Feminism : Women's Rights

Total Feminist Works : 35

Want to know about Feminism as a theory and a movement throughout history and up to the present? Then you've found the right place.

Whether it is First Wave Feminism or Second Wave Feminism, Proto-Feminism or Modern Feminism, every type is given its bit of room for expression here.

This archive contains 366 texts, with 420,502 words or 2,454,076 characters.

Revolt Library Feminism

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A Doll's House, by Henrik Ibsen [SCENE.—A room furnished comfortably and tastefully, but not extravagantly. At the back, a door to the right leads to the entrance-hall, another to the left leads to Helmer’s study. Between the doors stands a piano. In the middle of the left-hand wall is a door, and beyond it a window. Near the window are a round table, arm-chairs and a small sofa. In the right-hand wall, at the farther end, another door; and on the same side, nearer the footlights, a stove, two easy chairs and a rocking-chair; between the stove and the door, a small table. Engravings on the walls; a cabinet with china and other small objects; a small book-case with well-bound books. The floors are carpeted, and a fire burns in the stove. It is winter. A bell rings in the hall; shortly afterwards the door is heard to open. Enter NORA, humming a tune and in high spirits. She is in outdoor dress and carries a number of parcels; these she lays on the table to the right. She leaves the ou...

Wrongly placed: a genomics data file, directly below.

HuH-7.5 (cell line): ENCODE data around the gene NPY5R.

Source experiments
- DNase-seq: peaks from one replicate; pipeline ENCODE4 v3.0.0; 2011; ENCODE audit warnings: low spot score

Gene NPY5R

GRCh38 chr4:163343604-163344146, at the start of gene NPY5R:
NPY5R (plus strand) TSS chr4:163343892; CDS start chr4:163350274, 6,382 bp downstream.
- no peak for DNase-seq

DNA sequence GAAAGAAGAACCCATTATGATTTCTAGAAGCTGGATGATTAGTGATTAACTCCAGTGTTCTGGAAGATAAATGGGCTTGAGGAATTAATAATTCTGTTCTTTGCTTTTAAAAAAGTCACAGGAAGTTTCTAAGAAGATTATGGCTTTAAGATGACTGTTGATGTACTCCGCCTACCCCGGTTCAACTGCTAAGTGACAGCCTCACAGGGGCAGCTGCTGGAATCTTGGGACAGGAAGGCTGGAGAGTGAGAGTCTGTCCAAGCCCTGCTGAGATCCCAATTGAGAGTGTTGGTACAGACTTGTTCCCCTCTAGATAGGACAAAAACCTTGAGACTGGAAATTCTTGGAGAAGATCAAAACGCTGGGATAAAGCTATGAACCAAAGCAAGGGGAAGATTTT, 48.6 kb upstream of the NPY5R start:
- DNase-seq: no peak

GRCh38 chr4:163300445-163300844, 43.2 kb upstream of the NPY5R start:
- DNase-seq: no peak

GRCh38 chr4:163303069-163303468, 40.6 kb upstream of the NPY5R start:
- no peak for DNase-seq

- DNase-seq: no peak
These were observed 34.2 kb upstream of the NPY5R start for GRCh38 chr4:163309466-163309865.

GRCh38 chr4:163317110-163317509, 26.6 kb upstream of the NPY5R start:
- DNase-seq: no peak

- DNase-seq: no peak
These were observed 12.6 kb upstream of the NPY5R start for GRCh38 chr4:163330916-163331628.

Hints, by Mary Wollstonecraft
[Chiefly designed to have been incorporated in the Second Part of the Vindication of the Rights of Woman.] HINTS. 1. Indolence is the source of nervous complaints, and a whole host of cares. This devil might say that his name was legion. 2. It should be one of the employments of women of fortune, to visit hospitals, and superintend the conduct of inferiors. 3. It is generally supposed, that the imagination of women is particularly active, and leads them astray. Why then do we seek by education only to exercise their imagination and feeling, till the understanding, grown rigid by disuse, is unable to exercise itself—and the superfluous nourishment the imagination and feeling have received, renders the former romantic, and the latter weak? 4. Few men have risen to any great eminence in learning, who have not received som... (From : Gutenberg.org.)

Poetry, and Our Relish for the Beauties of Nature, by Mary Wollstonecraft
A taste for rural scenes, in the present state of society, appears to be very often an artificial sentiment, rather inspired by poetry and romances, than a real perception of the beauties of nature. But, as it is reckoned a proof of refined taste to praise the calm pleasures which the country affords, the theme is never exhausted. Yet it may be made a question, whether this romantic kind of declamation, has much effect on the conduct of those, who leave, for a season, the crowded cities in which they were bred. I have been led to these reflections, by observing, when I have resided for any length of time in the country, how few people seem to contemplate nature with their own eyes. I have "brushed the dew away" in the morning; but, pacing over the printless grass, I have wondered that, in such delightful situations, the sun was allowed to rise in solitary majesty, whilst my eyes alone hailed its beautifying beams. The webs of the evening have sti... (From : Gutenberg.org.)